For our users who aim to utilize the crowd-sourced correction capabilities of TypeWright as the first step in making a scholarly, digital edition, we have an exciting announcement! Our 18thConnect team has carefully discussed and decided upon a set of Optional Markup Guidelines. These guidelines will allow our users to add Text Encoding Initiative (TEI) markup to TypeWright documents. Please consult the Guidelines, as we are only able to accommodate a subset of the available TEI elements in TypeWright as this time. These TEI elements will be output into a TEI/XML document when users finish correcting a text in TypeWright, for use in further digital work.


We are very pleased to announce this new, detailed documentation and functionality for our TypeWright tool, and we aim to continue developing features to serve the dynamic and enthusiastic eighteenth-century studies community.


The release of these three new pages coincided with the 2014 ASECS meeting in Williamsburg, VA and the “Liberate the Text!” workshop, organized by our 18thConnect and ARC Director, Dr. Laura Mandell.


Spring is Come! And with it a “Triumph of Wit” from 1712

I 005590060000010_thumbwill not speak of the weather, in hopes that we may induce Spring to stay with us for a long visit.  In Honor of her latest triumph over the Polar Vortex, I present our new TypeWright Featured Text: “The Triumph of Wit,” a 1712 collection of poems by John Shirley on various miscellaneous topics.

This text provides us with many opportunities for improving the plain text that underlies the image!  The first (pictured, left) and the second pages are considered to be images that do not require correction, so skip them and any other pages mostly filled with illustrations.  On page three (pictured, lower right) the text begins; notice that this document has been printed within a surrounding border, which the OCR engine has read and then attempted to type, making many lines of type that can be deleted with little thought.  Occasionally, the very odd issue arises with unnecessary red boxes that one encounters at the bottom of the page in the text, but that appear in the area of the uppermost border on the page image.  And some small boxes appear in the middle of lines that also have a box for the whole, or most of the whole line. For all of these erroneous red boxes you will use the red-X-button to delete the text — but remember that the box will remain on the page with nothing in the text correction box.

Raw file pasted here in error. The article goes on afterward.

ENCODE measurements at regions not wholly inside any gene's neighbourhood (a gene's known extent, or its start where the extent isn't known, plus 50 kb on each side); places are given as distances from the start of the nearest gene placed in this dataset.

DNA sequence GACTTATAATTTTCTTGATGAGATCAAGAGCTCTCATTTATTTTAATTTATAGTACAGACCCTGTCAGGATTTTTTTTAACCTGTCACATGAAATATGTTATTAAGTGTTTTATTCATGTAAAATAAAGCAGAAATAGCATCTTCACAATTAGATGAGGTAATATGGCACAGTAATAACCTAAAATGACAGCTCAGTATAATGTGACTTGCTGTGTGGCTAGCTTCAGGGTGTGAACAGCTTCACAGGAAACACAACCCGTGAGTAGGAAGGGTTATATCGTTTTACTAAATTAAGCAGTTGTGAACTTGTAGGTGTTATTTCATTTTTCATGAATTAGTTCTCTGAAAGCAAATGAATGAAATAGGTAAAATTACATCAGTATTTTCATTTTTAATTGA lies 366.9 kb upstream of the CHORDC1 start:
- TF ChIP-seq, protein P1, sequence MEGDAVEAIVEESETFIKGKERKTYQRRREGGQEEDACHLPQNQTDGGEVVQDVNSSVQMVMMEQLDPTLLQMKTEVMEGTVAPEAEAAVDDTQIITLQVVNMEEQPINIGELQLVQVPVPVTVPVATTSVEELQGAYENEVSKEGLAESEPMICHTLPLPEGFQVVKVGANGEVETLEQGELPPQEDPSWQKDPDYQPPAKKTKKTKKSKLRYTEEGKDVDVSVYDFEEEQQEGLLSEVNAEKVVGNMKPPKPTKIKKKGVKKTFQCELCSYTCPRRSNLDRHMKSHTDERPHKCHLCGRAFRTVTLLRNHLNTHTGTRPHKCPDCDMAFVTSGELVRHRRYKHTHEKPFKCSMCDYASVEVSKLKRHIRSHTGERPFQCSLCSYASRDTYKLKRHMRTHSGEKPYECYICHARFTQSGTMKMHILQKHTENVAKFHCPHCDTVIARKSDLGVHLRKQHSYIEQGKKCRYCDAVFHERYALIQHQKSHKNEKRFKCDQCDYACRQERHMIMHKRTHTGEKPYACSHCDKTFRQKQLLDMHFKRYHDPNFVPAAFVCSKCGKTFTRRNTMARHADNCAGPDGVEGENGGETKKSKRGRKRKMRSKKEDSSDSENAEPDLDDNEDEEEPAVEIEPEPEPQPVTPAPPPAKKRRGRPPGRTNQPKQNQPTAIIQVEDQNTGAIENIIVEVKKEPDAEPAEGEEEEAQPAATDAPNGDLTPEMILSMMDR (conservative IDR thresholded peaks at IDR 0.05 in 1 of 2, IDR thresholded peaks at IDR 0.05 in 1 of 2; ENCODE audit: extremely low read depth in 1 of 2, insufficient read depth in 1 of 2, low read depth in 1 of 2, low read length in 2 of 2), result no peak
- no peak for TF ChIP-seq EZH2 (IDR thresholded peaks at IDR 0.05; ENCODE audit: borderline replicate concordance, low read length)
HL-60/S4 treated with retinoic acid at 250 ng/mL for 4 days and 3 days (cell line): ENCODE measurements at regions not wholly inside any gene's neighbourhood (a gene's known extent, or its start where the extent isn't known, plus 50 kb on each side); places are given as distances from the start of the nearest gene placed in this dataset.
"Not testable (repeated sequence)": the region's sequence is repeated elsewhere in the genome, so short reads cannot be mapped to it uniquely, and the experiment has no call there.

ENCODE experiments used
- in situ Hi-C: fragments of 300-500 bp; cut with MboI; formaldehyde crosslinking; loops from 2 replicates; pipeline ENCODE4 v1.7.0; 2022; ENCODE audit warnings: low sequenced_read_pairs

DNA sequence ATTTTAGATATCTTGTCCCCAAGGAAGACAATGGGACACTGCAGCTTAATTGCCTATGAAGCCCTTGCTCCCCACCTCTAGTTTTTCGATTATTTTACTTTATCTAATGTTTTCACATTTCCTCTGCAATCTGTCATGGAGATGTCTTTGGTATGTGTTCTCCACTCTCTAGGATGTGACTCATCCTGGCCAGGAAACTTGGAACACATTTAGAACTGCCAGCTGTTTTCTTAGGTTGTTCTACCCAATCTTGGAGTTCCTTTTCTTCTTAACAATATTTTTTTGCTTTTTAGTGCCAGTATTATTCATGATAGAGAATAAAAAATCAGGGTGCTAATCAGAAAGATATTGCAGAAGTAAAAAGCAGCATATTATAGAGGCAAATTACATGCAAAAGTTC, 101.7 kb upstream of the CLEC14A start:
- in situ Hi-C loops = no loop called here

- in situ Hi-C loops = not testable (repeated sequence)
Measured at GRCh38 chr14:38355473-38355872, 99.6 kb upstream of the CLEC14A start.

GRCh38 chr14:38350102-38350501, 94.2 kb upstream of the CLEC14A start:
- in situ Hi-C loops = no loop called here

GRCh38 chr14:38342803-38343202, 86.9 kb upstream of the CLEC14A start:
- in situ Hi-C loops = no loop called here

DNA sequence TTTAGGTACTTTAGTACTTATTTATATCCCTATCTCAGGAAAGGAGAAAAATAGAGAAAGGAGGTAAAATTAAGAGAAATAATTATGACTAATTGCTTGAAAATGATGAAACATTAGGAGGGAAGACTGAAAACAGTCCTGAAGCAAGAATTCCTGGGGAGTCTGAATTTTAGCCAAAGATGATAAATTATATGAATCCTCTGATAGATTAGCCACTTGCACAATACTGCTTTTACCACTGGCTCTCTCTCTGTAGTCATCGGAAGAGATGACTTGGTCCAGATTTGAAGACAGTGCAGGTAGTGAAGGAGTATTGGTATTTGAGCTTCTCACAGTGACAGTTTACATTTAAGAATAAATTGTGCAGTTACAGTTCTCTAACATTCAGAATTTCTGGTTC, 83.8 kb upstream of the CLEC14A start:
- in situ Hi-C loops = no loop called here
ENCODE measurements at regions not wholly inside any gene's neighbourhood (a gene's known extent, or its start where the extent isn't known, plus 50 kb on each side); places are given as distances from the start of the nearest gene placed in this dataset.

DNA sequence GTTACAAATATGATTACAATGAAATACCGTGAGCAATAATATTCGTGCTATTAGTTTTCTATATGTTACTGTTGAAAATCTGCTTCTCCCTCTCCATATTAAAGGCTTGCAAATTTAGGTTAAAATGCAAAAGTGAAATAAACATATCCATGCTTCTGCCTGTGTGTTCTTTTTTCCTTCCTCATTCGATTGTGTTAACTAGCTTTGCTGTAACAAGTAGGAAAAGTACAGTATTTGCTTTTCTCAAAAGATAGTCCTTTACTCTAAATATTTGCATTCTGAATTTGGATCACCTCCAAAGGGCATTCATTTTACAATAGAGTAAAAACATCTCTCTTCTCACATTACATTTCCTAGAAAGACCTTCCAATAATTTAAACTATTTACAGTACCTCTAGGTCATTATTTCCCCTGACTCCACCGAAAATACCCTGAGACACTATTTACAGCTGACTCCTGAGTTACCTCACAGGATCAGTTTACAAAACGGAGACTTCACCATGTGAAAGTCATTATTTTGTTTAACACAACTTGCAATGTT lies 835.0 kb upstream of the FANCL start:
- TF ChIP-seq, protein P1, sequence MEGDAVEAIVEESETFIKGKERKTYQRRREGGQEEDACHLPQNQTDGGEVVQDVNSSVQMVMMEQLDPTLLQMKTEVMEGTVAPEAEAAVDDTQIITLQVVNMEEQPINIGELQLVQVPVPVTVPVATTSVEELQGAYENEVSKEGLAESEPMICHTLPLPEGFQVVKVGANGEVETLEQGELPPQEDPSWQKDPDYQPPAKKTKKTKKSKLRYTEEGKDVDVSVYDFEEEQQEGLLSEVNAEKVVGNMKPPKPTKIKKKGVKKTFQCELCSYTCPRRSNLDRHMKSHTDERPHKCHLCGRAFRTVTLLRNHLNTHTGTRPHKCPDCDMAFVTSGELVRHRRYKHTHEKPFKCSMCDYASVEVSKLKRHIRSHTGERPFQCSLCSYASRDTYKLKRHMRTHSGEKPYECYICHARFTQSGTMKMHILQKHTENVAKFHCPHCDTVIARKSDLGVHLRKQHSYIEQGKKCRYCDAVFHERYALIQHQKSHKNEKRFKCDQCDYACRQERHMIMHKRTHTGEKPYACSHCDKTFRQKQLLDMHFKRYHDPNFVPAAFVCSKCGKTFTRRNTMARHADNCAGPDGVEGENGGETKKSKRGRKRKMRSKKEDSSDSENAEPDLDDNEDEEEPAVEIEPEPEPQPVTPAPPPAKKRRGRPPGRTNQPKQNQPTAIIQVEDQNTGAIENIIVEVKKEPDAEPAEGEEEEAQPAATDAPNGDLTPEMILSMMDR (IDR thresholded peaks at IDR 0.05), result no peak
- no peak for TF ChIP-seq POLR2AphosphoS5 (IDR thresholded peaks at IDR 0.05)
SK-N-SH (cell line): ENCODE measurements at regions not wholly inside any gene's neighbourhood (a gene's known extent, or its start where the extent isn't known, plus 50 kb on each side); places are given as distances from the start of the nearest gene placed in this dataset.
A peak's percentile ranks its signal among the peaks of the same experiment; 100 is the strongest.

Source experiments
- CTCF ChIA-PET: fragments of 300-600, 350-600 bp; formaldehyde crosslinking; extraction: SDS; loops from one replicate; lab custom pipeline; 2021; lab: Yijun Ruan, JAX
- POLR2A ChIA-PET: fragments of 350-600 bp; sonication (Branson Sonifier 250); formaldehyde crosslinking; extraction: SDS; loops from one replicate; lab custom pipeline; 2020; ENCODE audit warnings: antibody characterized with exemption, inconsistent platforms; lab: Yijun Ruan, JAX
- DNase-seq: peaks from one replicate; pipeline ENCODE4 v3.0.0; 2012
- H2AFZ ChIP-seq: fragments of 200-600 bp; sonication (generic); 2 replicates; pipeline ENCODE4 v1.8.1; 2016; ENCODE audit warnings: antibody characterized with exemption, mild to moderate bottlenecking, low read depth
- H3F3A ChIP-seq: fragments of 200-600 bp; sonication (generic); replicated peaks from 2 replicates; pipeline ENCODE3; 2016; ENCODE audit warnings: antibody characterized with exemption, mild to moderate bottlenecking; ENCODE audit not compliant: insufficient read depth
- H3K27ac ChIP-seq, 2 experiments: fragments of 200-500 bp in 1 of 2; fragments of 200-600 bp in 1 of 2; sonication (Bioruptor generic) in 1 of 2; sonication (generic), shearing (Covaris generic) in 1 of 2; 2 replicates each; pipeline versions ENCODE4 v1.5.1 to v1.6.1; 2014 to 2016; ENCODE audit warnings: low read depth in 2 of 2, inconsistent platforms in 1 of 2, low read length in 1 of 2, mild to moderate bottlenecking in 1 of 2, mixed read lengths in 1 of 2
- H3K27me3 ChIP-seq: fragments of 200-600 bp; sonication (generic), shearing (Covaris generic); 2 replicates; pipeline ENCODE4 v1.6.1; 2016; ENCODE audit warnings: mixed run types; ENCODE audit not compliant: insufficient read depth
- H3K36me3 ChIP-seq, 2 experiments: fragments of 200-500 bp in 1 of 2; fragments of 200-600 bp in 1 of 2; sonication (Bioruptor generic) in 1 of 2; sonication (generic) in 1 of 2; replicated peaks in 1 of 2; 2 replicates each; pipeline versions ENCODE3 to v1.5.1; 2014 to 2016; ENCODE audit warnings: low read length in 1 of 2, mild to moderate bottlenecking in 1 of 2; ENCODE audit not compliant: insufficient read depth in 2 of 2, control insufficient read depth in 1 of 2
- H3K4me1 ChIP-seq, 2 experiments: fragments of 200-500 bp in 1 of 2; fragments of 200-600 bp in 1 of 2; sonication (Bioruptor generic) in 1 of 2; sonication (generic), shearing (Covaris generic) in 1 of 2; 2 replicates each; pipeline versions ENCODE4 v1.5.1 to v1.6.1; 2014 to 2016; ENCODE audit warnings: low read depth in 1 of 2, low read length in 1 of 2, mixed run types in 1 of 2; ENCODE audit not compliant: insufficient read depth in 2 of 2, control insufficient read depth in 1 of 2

The scanned pages show uneven inking, making the underlying text similarly uneven in accuracy.   Sometimes the ink bleeds through from the other side of the printed page, creating additional red boxes where there is not text.  This bleed-through and uneven inking also means that many letters and words cannot be read — even by our human eyes — with any certainty.  Please, remember not to guess at illegible words in the text, but to replace the unreadable with the @ symbol!!

Headers and footers are printed in this document, as they are in many other 18th century documents.  Regarding the titles and page numbers printed at the top of the page, the OCR engine generally ignores these, but sometimes they are read, boxed, and included in the text. The scholars who uses the texts will have their own opinion about keeping these in or excluding them from the plain text file upon which they will base their digital scholarly edition; because our goal here is a general crowd-sourced edit on this and all featured texts, let us split the difference and neither add, nor change, nor delete what is within the generated red boxes that contain header material, but let us do correct within whatever red boxes have been generated.  On the lower side of the page, the OCR engine does seem to consistently find, box in, read, and type the catchwords and folio signatures printed as the last line on pages.  Please check and correct such footers as one single line.

You may have noticed some new pages added to the “What is 18thConnect?” section of the 18thConnect website.  I will describe these fully in my next post, but in the meantime, the material on them may help you if you have any questions about using TypeWright that are not fully covered in the instructional bits below the text correction area on the TypeWright correction page.  And as always, feel free to use the “Contact us” link on every page within 18thConnect.

With all the above in mind, Happy TypeWrighting!

Your 18th Century dilettante,

Anne Arundel